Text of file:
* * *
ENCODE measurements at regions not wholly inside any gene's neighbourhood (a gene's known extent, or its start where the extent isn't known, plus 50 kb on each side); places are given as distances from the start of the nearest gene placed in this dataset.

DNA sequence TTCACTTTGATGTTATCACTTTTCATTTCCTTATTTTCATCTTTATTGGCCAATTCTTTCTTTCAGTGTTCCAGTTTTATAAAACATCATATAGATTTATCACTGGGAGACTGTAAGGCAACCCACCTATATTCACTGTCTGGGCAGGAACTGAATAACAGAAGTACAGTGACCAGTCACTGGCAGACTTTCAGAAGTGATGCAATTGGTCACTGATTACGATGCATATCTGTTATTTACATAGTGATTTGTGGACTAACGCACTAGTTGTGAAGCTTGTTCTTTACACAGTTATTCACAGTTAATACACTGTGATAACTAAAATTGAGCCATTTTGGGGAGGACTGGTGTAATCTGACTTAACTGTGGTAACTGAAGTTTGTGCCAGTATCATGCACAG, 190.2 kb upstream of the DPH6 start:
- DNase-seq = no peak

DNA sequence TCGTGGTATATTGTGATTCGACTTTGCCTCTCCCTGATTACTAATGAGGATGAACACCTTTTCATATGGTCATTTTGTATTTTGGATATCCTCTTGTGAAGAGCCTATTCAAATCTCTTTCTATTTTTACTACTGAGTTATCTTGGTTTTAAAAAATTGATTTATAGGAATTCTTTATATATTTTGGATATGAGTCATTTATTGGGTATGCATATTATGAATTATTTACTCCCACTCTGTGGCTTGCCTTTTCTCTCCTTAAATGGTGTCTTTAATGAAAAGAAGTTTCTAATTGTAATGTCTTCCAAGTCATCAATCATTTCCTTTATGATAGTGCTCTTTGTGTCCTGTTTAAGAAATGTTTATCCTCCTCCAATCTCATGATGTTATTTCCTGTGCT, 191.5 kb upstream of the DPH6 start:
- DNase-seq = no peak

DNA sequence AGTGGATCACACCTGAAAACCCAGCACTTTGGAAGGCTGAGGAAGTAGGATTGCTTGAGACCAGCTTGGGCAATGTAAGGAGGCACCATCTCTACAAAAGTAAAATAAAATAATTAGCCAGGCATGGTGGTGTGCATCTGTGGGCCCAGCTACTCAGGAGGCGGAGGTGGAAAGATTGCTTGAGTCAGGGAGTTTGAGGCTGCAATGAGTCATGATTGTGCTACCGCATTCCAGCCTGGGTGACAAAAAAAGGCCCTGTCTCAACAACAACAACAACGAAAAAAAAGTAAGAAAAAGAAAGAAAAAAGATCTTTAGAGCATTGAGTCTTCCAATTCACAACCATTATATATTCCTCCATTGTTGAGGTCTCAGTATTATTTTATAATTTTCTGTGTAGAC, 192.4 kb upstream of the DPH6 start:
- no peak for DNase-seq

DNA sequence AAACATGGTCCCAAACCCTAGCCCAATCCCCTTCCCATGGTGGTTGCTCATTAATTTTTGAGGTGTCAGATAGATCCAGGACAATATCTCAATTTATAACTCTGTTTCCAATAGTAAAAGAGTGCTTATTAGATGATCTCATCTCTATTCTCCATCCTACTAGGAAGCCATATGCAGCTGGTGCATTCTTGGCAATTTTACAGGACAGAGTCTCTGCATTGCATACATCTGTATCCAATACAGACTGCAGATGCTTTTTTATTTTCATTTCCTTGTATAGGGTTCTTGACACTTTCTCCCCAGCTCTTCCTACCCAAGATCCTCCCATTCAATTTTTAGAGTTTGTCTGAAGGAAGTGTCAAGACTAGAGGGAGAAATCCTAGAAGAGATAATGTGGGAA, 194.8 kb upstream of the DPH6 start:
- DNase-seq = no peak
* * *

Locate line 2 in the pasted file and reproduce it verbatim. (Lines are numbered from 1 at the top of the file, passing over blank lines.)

DNA sequence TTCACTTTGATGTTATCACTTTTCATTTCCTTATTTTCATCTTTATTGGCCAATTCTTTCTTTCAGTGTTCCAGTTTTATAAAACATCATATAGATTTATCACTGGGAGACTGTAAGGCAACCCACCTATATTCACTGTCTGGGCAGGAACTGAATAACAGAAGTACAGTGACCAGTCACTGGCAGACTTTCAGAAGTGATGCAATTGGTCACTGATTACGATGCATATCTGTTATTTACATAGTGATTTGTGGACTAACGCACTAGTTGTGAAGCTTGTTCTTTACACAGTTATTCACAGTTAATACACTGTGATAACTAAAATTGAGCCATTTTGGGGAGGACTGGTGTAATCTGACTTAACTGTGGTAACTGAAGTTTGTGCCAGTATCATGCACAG, 190.2 kb upstream of the DPH6 start: